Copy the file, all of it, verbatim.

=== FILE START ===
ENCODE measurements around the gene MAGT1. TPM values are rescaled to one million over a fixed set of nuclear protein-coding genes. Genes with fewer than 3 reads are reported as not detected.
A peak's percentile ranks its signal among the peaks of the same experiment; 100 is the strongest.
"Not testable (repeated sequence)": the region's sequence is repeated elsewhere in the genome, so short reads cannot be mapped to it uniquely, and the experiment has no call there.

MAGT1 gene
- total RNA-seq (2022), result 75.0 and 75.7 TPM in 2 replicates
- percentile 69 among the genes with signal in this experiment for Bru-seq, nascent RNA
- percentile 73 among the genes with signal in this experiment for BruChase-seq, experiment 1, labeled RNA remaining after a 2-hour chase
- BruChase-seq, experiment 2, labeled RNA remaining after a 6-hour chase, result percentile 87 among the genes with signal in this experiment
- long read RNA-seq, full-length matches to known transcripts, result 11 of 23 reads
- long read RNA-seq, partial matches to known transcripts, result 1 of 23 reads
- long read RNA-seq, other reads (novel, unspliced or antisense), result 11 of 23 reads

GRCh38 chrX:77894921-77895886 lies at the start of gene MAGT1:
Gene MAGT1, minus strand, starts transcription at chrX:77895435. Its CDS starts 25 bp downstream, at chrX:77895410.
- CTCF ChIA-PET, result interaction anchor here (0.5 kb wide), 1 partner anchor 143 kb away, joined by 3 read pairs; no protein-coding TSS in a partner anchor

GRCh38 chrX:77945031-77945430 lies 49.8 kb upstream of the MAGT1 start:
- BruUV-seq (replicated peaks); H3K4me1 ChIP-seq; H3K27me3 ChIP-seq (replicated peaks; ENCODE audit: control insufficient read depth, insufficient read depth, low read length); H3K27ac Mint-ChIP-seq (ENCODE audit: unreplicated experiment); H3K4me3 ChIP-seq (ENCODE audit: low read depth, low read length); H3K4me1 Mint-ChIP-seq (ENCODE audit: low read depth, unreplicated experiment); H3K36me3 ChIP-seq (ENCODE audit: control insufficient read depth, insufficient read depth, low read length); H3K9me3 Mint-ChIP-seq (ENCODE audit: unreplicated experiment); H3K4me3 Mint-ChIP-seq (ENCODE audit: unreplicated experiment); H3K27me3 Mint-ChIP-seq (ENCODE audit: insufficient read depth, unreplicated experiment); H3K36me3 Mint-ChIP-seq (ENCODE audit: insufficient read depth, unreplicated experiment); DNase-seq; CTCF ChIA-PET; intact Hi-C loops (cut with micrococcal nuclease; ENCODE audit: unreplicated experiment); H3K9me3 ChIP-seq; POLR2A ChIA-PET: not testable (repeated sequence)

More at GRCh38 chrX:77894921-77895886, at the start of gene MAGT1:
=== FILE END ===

ENCODE measurements around the gene MAGT1. TPM values are rescaled to one million over a fixed set of nuclear protein-coding genes. Genes with fewer than 3 reads are reported as not detected.
A peak's percentile ranks its signal among the peaks of the same experiment; 100 is the strongest.
"Not testable (repeated sequence)": the region's sequence is repeated elsewhere in the genome, so short reads cannot be mapped to it uniquely, and the experiment has no call there.

MAGT1 gene
- total RNA-seq (2022), result 75.0 and 75.7 TPM in 2 replicates
- percentile 69 among the genes with signal in this experiment for Bru-seq, nascent RNA
- percentile 73 among the genes with signal in this experiment for BruChase-seq, experiment 1, labeled RNA remaining after a 2-hour chase
- BruChase-seq, experiment 2, labeled RNA remaining after a 6-hour chase, result percentile 87 among the genes with signal in this experiment
- long read RNA-seq, full-length matches to known transcripts, result 11 of 23 reads
- long read RNA-seq, partial matches to known transcripts, result 1 of 23 reads
- long read RNA-seq, other reads (novel, unspliced or antisense), result 11 of 23 reads

GRCh38 chrX:77894921-77895886 lies at the start of gene MAGT1:
Gene MAGT1, minus strand, starts transcription at chrX:77895435. Its CDS starts 25 bp downstream, at chrX:77895410.
- CTCF ChIA-PET, result interaction anchor here (0.5 kb wide), 1 partner anchor 143 kb away, joined by 3 read pairs; no protein-coding TSS in a partner anchor

GRCh38 chrX:77945031-77945430 lies 49.8 kb upstream of the MAGT1 start:
- BruUV-seq (replicated peaks); H3K4me1 ChIP-seq; H3K27me3 ChIP-seq (replicated peaks; ENCODE audit: control insufficient read depth, insufficient read depth, low read length); H3K27ac Mint-ChIP-seq (ENCODE audit: unreplicated experiment); H3K4me3 ChIP-seq (ENCODE audit: low read depth, low read length); H3K4me1 Mint-ChIP-seq (ENCODE audit: low read depth, unreplicated experiment); H3K36me3 ChIP-seq (ENCODE audit: control insufficient read depth, insufficient read depth, low read length); H3K9me3 Mint-ChIP-seq (ENCODE audit: unreplicated experiment); H3K4me3 Mint-ChIP-seq (ENCODE audit: unreplicated experiment); H3K27me3 Mint-ChIP-seq (ENCODE audit: insufficient read depth, unreplicated experiment); H3K36me3 Mint-ChIP-seq (ENCODE audit: insufficient read depth, unreplicated experiment); DNase-seq; CTCF ChIA-PET; intact Hi-C loops (cut with micrococcal nuclease; ENCODE audit: unreplicated experiment); H3K9me3 ChIP-seq; POLR2A ChIA-PET: not testable (repeated sequence)

More at GRCh38 chrX:77894921-77895886, at the start of gene MAGT1: